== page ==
Ben Zobrist explains what made the 2016 Cubs so special
Ben Zobrist will go down in Cubs lore forever with the biggest hit in franchise history.
But what stood out to him most about the team that ended a 108-year championship drought was the ability to battle through adversity.
The 2016 Cubs won 103 games and boasted a +252 run differential, so there really wasn’t a ton of opportunity for them to come back in games. They spent much of the year getting out to early leads and holding on to them throughout games.
But when they needed to pull off a rally, they did. That was never more true in Game 7, of course, but the Cubs’ best come-from-behind victory actually came in the National League Division Series.
Game 1 was a tense affair where Javy Báez’s solo homer off Johnny Cueto into the left field basket provided the only scoring. Game 2 was another Cubs win but in Game 3, the Giants rallied to extend the series.
In Game 4, the Giants built a 5-2 lead entering the 9th inning. The Cubs were staring down another loss, which would mean the series would head back to Chicago for a do-or-die game at Wrigley Field against the always-tough Cueto.
Except the team of destiny took things into its own hands with a 4-run rally in the top of the 9th. During the inning, Zobrist doubled home a run and later scored the tying tally on Willson Contreras’ single.
“We didn’t want to face Johnny, that’s for sure,” Zobrist said on a recent episode of the Cubs Weekly Podcast. “He was really nasty and threw off our rhythm quite a bit. We struggled winning that first game, Javy’s home run made it 1-0. So we obviously didn’t want to get there.
“But I think also that team late in that game, there was a special feeling. That ‘we never quit’ feeling. We actually have that on the ring. It’s right on the bottom here,” Zobrist said, holding up his World Series ring.
“That was the emblem because there was several times that year where we’d get late in the game and we’d come from behind and we’d find a way to keep battling, keep it where it was and overcome. It’s interesting that that happened in that game. That was a big moment in that. And then obviously in Game 7.”
That double in San Francisco actually represented only 1 of Zobrist’s 3 hits in the NLDS (.188 AVG). But he was absolutely on fire in the World Series, proving to be a thorn in Cleveland’s side (10-for-28, .357 AVG, .419 OBP).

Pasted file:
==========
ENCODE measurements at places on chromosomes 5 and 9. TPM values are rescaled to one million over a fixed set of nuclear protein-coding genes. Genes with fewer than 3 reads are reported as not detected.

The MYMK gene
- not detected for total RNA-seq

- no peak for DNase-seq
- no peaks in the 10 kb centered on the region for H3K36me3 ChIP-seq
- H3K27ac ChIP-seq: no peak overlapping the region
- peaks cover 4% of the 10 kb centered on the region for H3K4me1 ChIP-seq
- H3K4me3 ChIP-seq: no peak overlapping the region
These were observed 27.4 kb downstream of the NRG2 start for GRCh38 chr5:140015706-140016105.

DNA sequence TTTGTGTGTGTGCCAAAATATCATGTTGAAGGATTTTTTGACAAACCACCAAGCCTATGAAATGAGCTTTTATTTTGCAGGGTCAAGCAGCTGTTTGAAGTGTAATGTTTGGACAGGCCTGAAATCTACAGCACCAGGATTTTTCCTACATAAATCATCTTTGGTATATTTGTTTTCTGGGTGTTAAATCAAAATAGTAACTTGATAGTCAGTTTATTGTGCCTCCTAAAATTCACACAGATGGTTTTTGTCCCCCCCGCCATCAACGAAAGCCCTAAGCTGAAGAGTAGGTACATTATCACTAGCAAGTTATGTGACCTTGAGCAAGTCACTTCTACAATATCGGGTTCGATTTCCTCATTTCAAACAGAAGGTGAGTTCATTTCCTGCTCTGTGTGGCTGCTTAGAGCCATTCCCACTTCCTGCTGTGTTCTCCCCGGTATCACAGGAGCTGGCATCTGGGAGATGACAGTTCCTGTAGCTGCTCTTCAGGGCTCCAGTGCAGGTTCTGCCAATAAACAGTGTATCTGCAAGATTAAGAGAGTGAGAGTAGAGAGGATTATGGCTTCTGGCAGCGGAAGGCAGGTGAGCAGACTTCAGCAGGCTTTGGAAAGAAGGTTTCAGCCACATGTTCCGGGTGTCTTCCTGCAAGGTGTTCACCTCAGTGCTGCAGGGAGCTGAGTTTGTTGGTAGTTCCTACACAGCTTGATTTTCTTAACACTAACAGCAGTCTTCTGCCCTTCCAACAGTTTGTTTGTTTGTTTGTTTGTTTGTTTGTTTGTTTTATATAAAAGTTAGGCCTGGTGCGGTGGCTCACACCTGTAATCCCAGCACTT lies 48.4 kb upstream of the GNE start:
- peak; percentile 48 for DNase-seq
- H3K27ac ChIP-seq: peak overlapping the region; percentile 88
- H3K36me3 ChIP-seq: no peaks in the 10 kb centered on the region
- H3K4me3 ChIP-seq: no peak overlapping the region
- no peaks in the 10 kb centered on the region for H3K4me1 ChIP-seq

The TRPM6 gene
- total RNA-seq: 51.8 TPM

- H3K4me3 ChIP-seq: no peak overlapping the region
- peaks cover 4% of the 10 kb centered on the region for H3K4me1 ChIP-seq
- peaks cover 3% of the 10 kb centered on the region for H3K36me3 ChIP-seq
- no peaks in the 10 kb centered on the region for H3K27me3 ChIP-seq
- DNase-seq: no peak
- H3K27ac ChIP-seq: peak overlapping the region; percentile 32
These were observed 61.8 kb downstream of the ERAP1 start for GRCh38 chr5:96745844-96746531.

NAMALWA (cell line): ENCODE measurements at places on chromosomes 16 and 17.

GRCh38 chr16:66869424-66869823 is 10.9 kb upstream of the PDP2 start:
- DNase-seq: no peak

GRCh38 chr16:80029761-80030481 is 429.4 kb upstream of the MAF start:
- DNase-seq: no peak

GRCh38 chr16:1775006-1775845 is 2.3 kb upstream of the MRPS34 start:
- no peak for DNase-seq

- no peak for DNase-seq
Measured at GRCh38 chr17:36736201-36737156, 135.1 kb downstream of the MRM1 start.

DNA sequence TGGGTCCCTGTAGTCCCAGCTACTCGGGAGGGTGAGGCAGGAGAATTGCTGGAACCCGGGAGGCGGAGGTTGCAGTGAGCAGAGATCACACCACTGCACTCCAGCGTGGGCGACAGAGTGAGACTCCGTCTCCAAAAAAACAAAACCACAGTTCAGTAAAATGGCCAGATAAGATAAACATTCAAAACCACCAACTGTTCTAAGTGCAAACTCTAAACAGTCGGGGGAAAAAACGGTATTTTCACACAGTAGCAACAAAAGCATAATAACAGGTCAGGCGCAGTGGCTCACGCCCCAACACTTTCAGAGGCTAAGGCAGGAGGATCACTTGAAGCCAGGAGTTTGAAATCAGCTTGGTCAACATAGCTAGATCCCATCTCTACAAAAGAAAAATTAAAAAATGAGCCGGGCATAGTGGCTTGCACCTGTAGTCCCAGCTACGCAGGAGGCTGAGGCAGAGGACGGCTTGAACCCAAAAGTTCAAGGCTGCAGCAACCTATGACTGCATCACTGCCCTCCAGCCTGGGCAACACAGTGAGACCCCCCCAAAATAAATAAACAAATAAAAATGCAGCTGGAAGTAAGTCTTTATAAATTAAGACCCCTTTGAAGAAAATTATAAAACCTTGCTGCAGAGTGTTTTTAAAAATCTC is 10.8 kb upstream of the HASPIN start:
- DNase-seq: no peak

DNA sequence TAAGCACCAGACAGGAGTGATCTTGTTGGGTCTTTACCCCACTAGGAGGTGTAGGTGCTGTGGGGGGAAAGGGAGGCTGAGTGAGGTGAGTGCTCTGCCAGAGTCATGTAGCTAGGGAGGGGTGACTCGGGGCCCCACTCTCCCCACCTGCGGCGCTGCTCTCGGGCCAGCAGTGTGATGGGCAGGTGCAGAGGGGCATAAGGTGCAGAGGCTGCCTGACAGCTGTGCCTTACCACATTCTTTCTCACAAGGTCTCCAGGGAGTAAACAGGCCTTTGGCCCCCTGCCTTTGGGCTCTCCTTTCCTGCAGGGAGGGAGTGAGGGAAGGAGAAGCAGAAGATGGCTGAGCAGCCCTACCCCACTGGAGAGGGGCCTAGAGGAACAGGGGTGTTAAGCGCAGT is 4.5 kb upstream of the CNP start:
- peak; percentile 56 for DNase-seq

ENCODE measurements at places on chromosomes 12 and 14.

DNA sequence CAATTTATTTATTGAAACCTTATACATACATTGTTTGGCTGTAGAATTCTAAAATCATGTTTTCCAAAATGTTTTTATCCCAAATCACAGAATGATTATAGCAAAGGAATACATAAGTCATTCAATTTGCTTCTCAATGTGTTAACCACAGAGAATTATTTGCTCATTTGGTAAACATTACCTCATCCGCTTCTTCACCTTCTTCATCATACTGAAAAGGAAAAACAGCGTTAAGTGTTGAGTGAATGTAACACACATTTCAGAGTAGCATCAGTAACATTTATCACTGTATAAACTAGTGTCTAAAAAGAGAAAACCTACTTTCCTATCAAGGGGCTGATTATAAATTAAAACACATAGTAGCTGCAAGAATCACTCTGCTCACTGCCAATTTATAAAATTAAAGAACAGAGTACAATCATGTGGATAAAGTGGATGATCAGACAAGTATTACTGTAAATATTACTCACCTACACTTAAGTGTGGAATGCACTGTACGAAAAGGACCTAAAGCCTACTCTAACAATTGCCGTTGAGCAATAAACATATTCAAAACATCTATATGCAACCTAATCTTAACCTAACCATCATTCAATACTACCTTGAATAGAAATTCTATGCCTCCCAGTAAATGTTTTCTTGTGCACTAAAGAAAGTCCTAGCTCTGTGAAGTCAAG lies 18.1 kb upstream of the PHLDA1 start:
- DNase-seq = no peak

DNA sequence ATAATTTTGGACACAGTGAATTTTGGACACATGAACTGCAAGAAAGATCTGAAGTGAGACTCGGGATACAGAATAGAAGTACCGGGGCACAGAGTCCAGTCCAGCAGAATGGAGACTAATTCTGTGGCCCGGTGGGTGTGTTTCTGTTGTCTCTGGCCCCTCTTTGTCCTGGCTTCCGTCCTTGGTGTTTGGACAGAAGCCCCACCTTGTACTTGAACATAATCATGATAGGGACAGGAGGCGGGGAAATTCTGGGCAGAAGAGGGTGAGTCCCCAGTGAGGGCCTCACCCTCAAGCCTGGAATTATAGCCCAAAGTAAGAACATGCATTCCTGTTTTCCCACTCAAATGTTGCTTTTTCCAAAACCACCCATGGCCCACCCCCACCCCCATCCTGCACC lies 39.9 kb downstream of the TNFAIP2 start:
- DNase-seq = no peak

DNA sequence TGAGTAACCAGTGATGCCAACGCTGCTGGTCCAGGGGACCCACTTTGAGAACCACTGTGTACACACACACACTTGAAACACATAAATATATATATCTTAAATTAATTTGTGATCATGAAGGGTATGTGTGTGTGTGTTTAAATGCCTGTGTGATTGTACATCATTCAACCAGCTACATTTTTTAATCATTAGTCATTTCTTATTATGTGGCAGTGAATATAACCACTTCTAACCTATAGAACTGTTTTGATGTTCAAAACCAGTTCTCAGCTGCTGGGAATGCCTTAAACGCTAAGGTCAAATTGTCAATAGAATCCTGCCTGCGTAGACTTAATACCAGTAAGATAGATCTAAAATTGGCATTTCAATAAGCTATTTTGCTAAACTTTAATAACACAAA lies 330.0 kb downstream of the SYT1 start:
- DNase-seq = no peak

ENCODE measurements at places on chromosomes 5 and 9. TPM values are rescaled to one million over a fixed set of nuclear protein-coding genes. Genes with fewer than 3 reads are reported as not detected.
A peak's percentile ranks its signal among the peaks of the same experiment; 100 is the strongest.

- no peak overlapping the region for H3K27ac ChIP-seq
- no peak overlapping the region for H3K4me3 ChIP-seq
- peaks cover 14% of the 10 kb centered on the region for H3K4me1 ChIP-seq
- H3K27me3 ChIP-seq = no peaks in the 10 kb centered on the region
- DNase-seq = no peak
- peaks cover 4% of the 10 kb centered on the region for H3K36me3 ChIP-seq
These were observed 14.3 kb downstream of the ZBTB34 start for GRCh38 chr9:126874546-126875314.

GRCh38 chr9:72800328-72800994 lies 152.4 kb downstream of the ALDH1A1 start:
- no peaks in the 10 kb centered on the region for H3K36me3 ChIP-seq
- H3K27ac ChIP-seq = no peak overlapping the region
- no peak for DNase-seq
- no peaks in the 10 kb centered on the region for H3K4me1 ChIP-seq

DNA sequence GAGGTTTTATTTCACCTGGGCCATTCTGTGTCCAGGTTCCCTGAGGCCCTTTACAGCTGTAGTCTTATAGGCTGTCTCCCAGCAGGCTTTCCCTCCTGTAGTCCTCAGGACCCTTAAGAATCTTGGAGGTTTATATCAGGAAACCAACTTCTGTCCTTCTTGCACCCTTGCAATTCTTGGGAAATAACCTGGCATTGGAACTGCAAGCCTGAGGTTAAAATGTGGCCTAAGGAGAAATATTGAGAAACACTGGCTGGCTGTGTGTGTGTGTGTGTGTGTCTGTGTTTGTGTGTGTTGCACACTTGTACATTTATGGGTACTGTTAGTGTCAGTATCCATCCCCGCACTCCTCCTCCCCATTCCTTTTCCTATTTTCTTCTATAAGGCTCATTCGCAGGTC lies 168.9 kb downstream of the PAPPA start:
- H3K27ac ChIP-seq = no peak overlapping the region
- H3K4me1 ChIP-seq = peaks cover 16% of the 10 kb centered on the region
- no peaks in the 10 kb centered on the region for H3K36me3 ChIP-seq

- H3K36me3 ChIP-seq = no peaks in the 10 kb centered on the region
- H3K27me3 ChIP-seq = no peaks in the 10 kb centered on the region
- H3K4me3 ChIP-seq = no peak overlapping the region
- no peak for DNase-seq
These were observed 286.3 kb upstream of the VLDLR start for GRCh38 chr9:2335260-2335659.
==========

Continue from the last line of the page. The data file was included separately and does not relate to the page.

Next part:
Of course, the biggest hit came in the top of the 10th inning in Game 7, driving home Albert Almora Jr. with the game-winning run.
Zobrist broke down his mindset going into that at-bat during his interview on the Cubs Weekly Podcast:
“Honestly, I was so focused on what I knew I needed to do,” Zobrist said. “I didn’t want to allow the moment or allow what had happened right before me [affect me]. They had walked Rizzo to get to me, which is the right call, by the way.
“It is the right call. You always walk Anthony Rizzo if he has a chance to hurt you. And they were setting up the double play. I couldn’t allow my ego to get ahold of that. It was like, look, don’t try to do too much.”
Zobrist also explained his emotions after watching the ball trickle down the left-field line.
“When I hit the ball, I knew I hit it solid and at that angle — I didn’t get a lot of hits on that side of the field left-handed,” he said. “I knew if he was there and could backhand it, it was a double play because I hit it too hard for me to beat it out. But thankfully I saw the diving, outstretched glove and it zipped past him.
“Yeah, I really think I just blanked out. Everything right there was just muscle memory until the time I got to second base and then realizing what happened, it was just an incredible moment. Looking over at Rizzo, looking at the bench, it was just the most adrenaline I could have probably ever had.”
Check out the full interview with Zobrist on the Cubs Weekly Podcast.